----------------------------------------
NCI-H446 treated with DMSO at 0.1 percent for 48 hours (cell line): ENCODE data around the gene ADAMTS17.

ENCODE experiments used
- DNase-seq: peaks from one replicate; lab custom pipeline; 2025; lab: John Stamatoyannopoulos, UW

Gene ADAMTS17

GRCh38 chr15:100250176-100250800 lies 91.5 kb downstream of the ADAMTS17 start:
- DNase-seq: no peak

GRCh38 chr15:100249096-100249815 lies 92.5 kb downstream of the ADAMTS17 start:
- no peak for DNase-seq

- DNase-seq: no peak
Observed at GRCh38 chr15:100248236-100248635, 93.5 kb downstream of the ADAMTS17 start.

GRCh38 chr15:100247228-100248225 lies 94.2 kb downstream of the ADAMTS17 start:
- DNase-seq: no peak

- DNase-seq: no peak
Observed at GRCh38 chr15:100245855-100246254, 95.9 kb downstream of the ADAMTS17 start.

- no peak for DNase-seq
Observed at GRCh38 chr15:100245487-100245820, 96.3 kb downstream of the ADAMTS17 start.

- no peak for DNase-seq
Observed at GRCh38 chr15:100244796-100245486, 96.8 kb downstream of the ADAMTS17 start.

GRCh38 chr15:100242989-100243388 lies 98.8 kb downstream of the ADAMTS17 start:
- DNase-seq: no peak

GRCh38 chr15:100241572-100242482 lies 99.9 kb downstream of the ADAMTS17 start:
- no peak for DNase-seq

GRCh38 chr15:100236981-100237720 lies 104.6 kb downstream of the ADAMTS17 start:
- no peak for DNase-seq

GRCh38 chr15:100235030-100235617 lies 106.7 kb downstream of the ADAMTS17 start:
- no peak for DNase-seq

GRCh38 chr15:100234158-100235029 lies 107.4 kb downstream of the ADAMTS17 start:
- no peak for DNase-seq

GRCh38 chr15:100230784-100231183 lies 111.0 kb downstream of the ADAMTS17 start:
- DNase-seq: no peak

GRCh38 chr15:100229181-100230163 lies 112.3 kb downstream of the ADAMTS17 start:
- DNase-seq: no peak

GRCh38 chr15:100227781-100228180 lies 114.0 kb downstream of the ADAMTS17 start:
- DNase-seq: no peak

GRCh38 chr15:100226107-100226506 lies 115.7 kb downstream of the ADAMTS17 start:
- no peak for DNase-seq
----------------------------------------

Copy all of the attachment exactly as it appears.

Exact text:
NCI-H446 treated with DMSO at 0.1 percent for 48 hours (cell line): ENCODE data around the gene ADAMTS17.

ENCODE experiments used
- DNase-seq: peaks from one replicate; lab custom pipeline; 2025; lab: John Stamatoyannopoulos, UW

Gene ADAMTS17

GRCh38 chr15:100250176-100250800 lies 91.5 kb downstream of the ADAMTS17 start:
- DNase-seq: no peak

GRCh38 chr15:100249096-100249815 lies 92.5 kb downstream of the ADAMTS17 start:
- no peak for DNase-seq

- DNase-seq: no peak
Observed at GRCh38 chr15:100248236-100248635, 93.5 kb downstream of the ADAMTS17 start.

GRCh38 chr15:100247228-100248225 lies 94.2 kb downstream of the ADAMTS17 start:
- DNase-seq: no peak

- DNase-seq: no peak
Observed at GRCh38 chr15:100245855-100246254, 95.9 kb downstream of the ADAMTS17 start.

- no peak for DNase-seq
Observed at GRCh38 chr15:100245487-100245820, 96.3 kb downstream of the ADAMTS17 start.

- no peak for DNase-seq
Observed at GRCh38 chr15:100244796-100245486, 96.8 kb downstream of the ADAMTS17 start.

GRCh38 chr15:100242989-100243388 lies 98.8 kb downstream of the ADAMTS17 start:
- DNase-seq: no peak

GRCh38 chr15:100241572-100242482 lies 99.9 kb downstream of the ADAMTS17 start:
- no peak for DNase-seq

GRCh38 chr15:100236981-100237720 lies 104.6 kb downstream of the ADAMTS17 start:
- no peak for DNase-seq

GRCh38 chr15:100235030-100235617 lies 106.7 kb downstream of the ADAMTS17 start:
- no peak for DNase-seq

GRCh38 chr15:100234158-100235029 lies 107.4 kb downstream of the ADAMTS17 start:
- no peak for DNase-seq

GRCh38 chr15:100230784-100231183 lies 111.0 kb downstream of the ADAMTS17 start:
- DNase-seq: no peak

GRCh38 chr15:100229181-100230163 lies 112.3 kb downstream of the ADAMTS17 start:
- DNase-seq: no peak

GRCh38 chr15:100227781-100228180 lies 114.0 kb downstream of the ADAMTS17 start:
- DNase-seq: no peak

GRCh38 chr15:100226107-100226506 lies 115.7 kb downstream of the ADAMTS17 start:
- no peak for DNase-seq